Peyton made a hurried gesture of warning, as if reminding the speaker of Clarence’s presence—a gesture which the boy noticed and wondered at. Then the conversation of the three men took a lower tone, although Clarence distinctly heard the concluding opinion of the expert.
“It ain’t no good now, Mr. Peyton, and you’d be only exposing yourself on their ground by breakin’ camp agin to-night. And you don’t know that it ain’t us they’re watchin’. You see, if we hadn’t turned off the straight road when we got that first scare from these yer lost children, we might hev gone on and walked plump into some cursed trap of those devils. To my mind, we’re just in nigger luck, and with a good watch and my patrol we’re all right to be fixed where we be till daylight.”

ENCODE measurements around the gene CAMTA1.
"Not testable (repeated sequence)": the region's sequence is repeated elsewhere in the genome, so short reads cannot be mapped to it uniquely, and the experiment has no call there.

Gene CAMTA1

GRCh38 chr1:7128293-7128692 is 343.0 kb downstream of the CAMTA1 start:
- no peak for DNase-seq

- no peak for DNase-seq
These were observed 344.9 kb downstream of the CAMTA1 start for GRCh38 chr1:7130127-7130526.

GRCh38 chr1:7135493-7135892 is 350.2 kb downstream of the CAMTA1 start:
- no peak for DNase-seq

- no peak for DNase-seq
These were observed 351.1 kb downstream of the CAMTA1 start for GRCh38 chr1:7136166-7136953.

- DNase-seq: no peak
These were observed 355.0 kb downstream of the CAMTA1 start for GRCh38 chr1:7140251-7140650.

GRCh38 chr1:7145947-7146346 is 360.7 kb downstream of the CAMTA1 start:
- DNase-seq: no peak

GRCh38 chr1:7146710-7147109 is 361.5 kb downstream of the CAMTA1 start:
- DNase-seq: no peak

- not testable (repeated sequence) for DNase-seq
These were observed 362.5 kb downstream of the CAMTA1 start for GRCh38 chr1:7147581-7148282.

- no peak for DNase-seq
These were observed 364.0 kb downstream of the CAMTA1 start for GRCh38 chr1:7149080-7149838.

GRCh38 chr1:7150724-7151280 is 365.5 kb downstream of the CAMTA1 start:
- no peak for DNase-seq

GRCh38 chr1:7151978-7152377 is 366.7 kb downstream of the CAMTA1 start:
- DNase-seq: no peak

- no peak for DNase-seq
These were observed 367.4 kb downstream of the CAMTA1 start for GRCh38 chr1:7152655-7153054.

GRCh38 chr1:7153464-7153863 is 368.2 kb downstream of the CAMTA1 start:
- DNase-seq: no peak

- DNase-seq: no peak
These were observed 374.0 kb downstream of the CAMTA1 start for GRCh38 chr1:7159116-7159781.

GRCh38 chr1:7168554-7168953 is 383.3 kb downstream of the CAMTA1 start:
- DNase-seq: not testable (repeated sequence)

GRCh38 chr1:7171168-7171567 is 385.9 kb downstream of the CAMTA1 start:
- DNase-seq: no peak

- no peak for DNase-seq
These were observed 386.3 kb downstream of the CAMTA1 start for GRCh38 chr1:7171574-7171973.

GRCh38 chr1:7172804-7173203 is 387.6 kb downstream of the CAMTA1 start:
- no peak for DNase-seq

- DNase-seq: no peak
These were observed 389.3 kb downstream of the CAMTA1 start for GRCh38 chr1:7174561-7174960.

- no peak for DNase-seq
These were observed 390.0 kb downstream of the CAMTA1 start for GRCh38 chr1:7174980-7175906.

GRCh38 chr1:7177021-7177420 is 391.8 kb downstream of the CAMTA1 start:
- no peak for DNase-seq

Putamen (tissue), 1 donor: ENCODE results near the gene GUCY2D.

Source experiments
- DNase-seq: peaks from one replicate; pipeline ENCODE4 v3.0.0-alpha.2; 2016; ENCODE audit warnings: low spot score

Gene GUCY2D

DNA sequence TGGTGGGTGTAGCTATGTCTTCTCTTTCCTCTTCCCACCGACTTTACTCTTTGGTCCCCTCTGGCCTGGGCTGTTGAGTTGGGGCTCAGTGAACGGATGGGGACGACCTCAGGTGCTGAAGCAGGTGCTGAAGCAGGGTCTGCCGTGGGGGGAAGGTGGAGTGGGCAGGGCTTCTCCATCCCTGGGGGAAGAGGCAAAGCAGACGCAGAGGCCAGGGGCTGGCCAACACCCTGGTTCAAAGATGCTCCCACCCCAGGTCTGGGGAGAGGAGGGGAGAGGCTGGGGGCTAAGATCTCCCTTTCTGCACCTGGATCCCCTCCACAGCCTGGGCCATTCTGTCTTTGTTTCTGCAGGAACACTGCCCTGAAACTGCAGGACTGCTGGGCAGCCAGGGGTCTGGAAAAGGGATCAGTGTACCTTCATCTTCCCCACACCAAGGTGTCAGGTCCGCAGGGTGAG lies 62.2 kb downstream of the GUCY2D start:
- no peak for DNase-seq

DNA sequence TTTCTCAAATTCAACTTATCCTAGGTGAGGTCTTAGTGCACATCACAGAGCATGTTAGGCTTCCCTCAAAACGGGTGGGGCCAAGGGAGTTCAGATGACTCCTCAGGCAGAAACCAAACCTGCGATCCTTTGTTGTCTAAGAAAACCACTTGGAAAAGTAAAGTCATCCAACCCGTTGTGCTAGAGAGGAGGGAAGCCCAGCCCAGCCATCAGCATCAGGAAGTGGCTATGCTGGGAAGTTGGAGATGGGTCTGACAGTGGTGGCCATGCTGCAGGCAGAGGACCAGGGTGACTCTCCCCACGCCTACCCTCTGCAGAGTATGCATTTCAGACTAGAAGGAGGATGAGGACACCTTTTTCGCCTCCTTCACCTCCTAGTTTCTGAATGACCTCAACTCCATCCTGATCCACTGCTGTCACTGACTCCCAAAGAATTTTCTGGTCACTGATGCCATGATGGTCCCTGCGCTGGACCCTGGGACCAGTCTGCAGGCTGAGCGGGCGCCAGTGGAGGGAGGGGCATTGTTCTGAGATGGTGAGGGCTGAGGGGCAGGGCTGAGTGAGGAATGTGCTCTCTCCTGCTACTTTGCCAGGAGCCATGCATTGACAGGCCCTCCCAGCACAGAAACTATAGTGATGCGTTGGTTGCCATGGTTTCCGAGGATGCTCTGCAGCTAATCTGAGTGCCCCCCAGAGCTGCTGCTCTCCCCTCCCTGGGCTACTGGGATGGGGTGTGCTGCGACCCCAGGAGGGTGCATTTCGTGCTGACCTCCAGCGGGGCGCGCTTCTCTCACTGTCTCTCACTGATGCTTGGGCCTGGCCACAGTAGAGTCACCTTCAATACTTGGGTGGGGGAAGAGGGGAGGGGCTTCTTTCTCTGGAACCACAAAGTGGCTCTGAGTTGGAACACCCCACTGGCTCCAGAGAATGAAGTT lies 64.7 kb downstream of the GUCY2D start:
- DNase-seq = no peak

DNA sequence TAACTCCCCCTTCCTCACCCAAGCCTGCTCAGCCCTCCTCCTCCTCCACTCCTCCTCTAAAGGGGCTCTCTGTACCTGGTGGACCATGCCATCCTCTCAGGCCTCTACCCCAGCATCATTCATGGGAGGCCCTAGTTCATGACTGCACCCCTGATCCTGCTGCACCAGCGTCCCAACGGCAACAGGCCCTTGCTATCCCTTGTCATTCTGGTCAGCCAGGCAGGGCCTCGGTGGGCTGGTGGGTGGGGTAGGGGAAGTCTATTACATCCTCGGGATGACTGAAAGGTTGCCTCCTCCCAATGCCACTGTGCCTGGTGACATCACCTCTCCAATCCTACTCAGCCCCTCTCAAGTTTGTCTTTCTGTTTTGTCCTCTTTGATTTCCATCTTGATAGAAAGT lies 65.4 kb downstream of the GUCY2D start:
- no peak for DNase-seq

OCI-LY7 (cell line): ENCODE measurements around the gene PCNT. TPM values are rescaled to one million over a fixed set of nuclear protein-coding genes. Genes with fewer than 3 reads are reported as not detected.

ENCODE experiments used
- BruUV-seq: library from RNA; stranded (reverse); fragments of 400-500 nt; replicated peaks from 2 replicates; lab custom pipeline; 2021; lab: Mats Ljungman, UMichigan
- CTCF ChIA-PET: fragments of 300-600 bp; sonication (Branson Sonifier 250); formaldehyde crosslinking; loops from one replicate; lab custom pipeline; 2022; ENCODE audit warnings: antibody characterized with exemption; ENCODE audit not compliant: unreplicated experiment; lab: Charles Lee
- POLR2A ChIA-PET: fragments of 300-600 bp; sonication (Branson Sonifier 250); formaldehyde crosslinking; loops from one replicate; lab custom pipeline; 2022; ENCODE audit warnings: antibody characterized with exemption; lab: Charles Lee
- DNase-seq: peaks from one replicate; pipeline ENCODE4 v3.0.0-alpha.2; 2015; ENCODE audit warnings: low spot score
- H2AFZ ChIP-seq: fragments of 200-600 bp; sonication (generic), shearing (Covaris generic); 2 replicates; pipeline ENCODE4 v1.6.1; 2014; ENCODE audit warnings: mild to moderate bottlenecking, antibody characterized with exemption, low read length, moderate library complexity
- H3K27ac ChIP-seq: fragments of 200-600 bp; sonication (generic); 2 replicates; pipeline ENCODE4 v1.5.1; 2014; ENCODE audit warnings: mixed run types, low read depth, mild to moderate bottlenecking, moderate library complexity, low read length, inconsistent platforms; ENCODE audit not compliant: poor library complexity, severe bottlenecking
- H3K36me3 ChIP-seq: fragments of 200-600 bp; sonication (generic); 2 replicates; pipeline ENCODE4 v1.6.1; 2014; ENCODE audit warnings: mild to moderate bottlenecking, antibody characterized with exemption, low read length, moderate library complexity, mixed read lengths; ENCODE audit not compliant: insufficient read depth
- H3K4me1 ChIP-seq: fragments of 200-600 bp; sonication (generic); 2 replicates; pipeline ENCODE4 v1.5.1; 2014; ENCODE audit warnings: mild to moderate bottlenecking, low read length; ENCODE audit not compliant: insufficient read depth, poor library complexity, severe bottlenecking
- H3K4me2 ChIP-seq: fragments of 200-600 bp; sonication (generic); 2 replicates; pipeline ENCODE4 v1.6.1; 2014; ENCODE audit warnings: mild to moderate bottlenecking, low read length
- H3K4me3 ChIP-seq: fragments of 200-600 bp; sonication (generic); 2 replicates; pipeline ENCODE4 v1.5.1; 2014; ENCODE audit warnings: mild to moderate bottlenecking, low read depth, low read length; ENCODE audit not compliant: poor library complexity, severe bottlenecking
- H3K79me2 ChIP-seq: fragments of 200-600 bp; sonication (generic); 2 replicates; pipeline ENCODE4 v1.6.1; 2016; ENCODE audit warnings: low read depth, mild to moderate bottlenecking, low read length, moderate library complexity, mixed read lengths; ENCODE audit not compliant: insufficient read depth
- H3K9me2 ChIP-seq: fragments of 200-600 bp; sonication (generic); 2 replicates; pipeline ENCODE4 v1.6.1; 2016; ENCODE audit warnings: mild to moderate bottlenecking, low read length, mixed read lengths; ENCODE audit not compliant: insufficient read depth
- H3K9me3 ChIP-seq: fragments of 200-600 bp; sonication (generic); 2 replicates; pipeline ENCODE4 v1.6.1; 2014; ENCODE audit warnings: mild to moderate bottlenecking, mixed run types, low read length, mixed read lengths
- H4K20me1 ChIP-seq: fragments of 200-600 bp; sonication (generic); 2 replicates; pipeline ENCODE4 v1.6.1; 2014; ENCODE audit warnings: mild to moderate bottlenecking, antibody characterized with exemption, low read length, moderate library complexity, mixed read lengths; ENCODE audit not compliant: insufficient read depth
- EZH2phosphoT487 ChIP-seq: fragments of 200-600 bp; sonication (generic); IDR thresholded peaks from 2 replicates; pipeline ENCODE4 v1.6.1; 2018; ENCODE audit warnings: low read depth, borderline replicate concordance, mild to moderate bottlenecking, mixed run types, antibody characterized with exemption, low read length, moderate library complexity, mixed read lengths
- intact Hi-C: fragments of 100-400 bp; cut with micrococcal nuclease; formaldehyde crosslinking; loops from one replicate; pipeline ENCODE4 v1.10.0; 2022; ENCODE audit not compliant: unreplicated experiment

Mr. Peyton presently turned away, taking Clarence with him. “As we’ll be up early and on the track of your train to-morrow, my boy, you had better turn in now. I’ve put you up in my wagon, and as I expect to be in the saddle most of the night, I reckon I won’t trouble you much.” He led the way to a second wagon—drawn up beside the one where Susy and Mrs. Peyton had retired—which Clarence was surprised to find fitted with a writing table and desk, a chair, and even a bookshelf containing some volumes. A long locker, fitted like a lounge, had been made up as a couch for him, with the unwonted luxury of clean white sheets and pillow-cases. A soft matting covered the floor of the heavy wagon bed, which, Mr. Peyton explained, was hung on centre springs to prevent jarring. The sides and roof of the vehicle were of lightly paneled wood, instead of the usual hooked canvas frame of the ordinary emigrant wagon, and fitted with a glazed door and movable window for light and air. Clarence wondered why the big, powerful man, who seemed at home on horseback, should ever care to sit in this office like a merchant or a lawyer; and if this train sold things to the other trains, or took goods, like the peddlers, to towns on the route; but there seemed to be nothing to sell, and the other wagons were filled with only the goods required by the party. He would have liked to ask Mr. Peyton who he was, and have questioned him as freely as he himself had been questioned. But as the average adult man never takes into consideration the injustice of denying to the natural and even necessary curiosity of childhood that questioning which he himself is so apt to assume without right, and almost always without delicacy, Clarence had no recourse. Yet the boy, like all children, was conscious that if he had been afterwards questioned about this inexplicable experience, he would have been blamed for his ignorance concerning it. Left to himself presently, and ensconced between the sheets, he lay for some moments staring about him. The unwonted comfort of his couch, so different from the stuffy blanket in the hard wagon bed which he had shared with one of the teamsters, and the novelty, order, and cleanliness of his surroundings, while they were grateful to his instincts, began in some vague way to depress him. To his loyal nature it seemed a tacit infidelity to his former rough companions to be lying here; he had a dim idea that he had lost that independence which equal discomfort and equal pleasure among them had given him. There seemed a sense of servitude in accepting this luxury which was not his. This set him endeavoring to remember something of his father’s house, of the large rooms, drafty staircases, and far-off ceilings, and the cold formality of a life that seemed made up of strange faces; some stranger—his parents; some kinder—the servants; particularly the black nurse who had him in charge. Why did Mr. Peyton ask him about it? Why, if it were so important to strangers, had not his mother told him more of it? And why was she not like this good woman with the gentle voice who was so kind to—to Susy? And what did they mean by making him so miserable? Something rose in his throat, but with an effort he choked it back, and, creeping from the lounge, went softly to the window, opened it to see if it “would work,” and looked out. The shrouded camp fires, the stars that glittered but gave no light, the dim moving bulk of a patrol beyond the circle, all seemed to intensify the darkness, and changed the current of his thoughts. He remembered what Mr. Peyton had said of him when they first met. “Suthin of a pup, ain’t he?” Surely that meant something that was not bad! He crept back to the couch again.